BOSTON — This weekend, a swanky new dance club opens at the Mandalay Bay Hotel and Casino in Las Vegas, but the bumpin’ high-end speakers there were made by a bunch of low-key audio geeks in a quiet Massachusetts town. I visited Fulcrum Acoustic to find out why its speakers are heard in Disney World, Bible belt churches, Canadian hockey rinks, venues around Boston and some of the hottest nightclubs in Vegas, LA and Singapore.
Finding Fulcrum wasn’t easy. GPS doesn’t pick up the company’s Linwood address because it isn’t even a town, it’s a post office in Whitinsville — a quaint, former industrial village in the Blackstone Valley about an hour from Boston.
“A lot of people have a hard time getting here,” Dave Gunness said sympathetically, adding, “The UPS guy can find us, that’s all that matters.”
Gunness founded Fulcrum Acoustic here five years ago.
“There are no high-intensity nightclubs anywhere near here,” he said. “So yeah, it is a little ironic that this is where we do that kind of work. But there’s a core of speaker companies in this little neighborhood.”
For example Bergantino, the bass amplifier producer, occupies space in the same building as Fulcrum — but the cluster is actually scattered throughout Massachusetts. The industry was seeded in the 1950s when inventor Edgar Villchur and audio engineer/MIT grad Henry Kloss created cutting-edge equipment at Acoustic Research Corp. in Cambridge.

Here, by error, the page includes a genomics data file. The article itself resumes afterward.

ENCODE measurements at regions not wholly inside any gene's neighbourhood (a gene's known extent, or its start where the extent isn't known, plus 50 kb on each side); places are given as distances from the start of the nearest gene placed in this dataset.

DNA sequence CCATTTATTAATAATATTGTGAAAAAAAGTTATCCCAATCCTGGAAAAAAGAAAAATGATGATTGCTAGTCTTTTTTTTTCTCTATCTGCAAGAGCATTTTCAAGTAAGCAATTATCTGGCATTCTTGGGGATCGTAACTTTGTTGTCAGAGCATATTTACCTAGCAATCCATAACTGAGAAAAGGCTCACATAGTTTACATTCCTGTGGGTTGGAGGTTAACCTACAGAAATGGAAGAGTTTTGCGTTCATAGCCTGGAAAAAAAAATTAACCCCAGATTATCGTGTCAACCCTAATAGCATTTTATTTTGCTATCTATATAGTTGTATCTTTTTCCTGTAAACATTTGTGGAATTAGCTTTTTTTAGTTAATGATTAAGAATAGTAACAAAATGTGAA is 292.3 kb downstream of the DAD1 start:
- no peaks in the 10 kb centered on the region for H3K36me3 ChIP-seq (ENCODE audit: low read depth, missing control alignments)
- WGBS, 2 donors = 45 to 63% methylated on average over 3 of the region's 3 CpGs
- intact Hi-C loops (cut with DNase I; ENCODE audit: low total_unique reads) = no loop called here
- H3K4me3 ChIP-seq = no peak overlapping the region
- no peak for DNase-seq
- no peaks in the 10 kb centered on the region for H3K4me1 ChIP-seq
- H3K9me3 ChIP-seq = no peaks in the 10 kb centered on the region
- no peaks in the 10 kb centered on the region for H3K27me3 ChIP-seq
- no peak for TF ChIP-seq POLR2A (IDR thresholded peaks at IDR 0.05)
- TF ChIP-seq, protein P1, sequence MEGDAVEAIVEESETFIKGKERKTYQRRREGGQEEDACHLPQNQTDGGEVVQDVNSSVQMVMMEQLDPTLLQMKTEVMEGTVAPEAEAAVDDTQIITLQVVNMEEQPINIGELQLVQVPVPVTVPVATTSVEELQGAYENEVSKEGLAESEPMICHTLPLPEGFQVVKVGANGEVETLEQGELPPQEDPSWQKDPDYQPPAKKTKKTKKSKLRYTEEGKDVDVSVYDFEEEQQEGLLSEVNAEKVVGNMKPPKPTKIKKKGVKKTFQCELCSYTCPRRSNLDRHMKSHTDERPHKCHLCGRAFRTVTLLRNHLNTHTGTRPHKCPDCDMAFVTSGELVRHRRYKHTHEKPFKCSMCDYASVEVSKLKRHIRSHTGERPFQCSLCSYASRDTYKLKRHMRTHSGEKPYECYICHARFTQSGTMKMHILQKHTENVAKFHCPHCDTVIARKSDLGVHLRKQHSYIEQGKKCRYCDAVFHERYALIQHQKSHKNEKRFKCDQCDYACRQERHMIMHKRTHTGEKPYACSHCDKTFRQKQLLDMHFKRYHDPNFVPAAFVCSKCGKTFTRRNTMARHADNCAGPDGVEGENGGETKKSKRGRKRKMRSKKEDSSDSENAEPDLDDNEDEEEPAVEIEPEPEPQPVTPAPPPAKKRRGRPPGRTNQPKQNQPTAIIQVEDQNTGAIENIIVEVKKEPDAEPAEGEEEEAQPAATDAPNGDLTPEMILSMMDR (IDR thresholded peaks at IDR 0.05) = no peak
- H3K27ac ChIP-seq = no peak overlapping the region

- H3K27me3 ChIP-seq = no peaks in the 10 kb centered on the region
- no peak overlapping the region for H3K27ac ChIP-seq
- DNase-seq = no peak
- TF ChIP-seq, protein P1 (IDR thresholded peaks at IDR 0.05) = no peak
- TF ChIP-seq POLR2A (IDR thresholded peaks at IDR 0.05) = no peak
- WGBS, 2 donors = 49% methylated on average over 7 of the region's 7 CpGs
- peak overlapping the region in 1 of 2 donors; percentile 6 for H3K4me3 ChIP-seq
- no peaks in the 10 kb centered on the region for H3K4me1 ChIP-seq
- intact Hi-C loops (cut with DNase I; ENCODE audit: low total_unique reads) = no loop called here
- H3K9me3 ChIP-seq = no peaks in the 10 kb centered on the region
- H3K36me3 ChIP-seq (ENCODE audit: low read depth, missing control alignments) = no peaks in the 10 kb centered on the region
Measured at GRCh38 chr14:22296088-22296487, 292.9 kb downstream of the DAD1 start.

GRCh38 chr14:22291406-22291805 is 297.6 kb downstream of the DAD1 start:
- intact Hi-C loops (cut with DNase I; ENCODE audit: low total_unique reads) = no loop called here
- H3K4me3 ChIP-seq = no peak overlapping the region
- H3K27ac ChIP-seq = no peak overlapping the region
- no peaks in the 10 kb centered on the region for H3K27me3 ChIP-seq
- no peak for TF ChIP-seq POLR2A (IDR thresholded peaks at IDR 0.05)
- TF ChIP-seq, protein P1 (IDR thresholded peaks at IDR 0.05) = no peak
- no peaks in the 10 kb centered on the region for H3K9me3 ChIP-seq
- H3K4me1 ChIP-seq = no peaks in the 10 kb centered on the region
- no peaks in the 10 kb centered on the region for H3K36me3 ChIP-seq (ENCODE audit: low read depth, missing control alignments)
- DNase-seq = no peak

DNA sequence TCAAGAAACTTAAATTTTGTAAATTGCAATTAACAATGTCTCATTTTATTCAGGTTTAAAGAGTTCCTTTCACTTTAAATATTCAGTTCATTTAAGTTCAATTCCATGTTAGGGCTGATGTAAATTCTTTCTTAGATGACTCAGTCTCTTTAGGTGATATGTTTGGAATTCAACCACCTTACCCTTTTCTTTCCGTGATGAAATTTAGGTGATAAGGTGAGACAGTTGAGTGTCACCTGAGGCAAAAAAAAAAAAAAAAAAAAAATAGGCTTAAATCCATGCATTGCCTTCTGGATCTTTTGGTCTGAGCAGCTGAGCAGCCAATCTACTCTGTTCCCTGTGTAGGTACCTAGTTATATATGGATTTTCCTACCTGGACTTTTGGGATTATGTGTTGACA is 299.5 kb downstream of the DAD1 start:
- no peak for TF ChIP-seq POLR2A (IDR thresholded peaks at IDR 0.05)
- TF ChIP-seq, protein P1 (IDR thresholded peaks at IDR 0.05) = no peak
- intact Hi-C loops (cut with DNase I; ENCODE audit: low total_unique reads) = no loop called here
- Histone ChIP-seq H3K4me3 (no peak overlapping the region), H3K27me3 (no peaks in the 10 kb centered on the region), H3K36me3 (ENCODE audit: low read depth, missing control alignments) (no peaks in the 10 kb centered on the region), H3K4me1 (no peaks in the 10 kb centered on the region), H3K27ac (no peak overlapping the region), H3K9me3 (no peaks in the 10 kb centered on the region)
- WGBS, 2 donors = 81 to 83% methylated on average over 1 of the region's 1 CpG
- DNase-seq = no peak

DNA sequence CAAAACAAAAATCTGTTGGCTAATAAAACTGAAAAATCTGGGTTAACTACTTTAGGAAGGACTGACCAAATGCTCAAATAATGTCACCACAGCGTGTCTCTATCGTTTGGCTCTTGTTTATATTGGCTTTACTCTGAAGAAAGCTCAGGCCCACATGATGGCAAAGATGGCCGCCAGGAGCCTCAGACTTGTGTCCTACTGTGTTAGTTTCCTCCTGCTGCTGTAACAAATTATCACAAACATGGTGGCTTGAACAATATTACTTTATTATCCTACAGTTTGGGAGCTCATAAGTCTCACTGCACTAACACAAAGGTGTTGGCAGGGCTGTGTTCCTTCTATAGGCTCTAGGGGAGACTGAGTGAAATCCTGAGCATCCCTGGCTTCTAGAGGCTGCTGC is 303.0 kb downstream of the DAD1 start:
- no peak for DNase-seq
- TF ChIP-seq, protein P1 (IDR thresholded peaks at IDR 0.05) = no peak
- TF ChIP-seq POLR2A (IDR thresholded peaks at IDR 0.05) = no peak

Over the decades others followed, including Eastern Acoustic Works (EAW), where Gunness used to design speakers. When that company moved most of its production to China, he took over part of EAW’s building and some equipment to open Fulcrum. Consumer-brand speaker manufacturers Bose and Boston Acoustics are nearby, too. Some of Gunness’s employees worked for those companies before joining Fulcrum, and now they share the old brick and wood mill buildings with a bunch of chatty birds in the rafters.
“They’re our tweeters,” Gunness said with a smile.
“To go with your other tweeters?” I asked.
“Yeah,” he replied. “They get a little upset when we make loud noise, but then they always come back.”
Testing, Testing, Testing
Gunness and his team of audio engineers make a lot of noise as they obsessively test their tweeters and woofers. They produce more than 2,000 speakers a year at an average cost of $800 to $6,000. Gunness says the sound they’re after is robust and pristine.
He and Rich Frembes play a few short, whooping bursts of sound for me that are used to create visualizations of their speakers’ audio patterns.
“There’s an awful lot of art in speaker design. It isn’t a purely technical pursuit,” Gunness said. “And there’s a lot of aesthetic decisions that have to be made to really make it sound the way it needs to. So we tune speakers for a Las Vegas nightclub much differently than we do for a church, a jazz club or a theme park.”
To illustrate, Gunness and Frembes flip through a test CD searching for songs. They and the other engineers have heard them countless times and know exactly how they should sound.
“They’re all very well-recorded,” Gunness said. “But each one has something unique on it. One has a very well-recorded upright base, another a particularly challenging female vocal.”
They use a BBC engineering CD to test speakers designed specifically for church sermons.
A female, British voice filled the room: “To administer medicine to animals is frequently a very difficult matter, and yet sometimes it’s necessary to do so, ” she intoned calmly.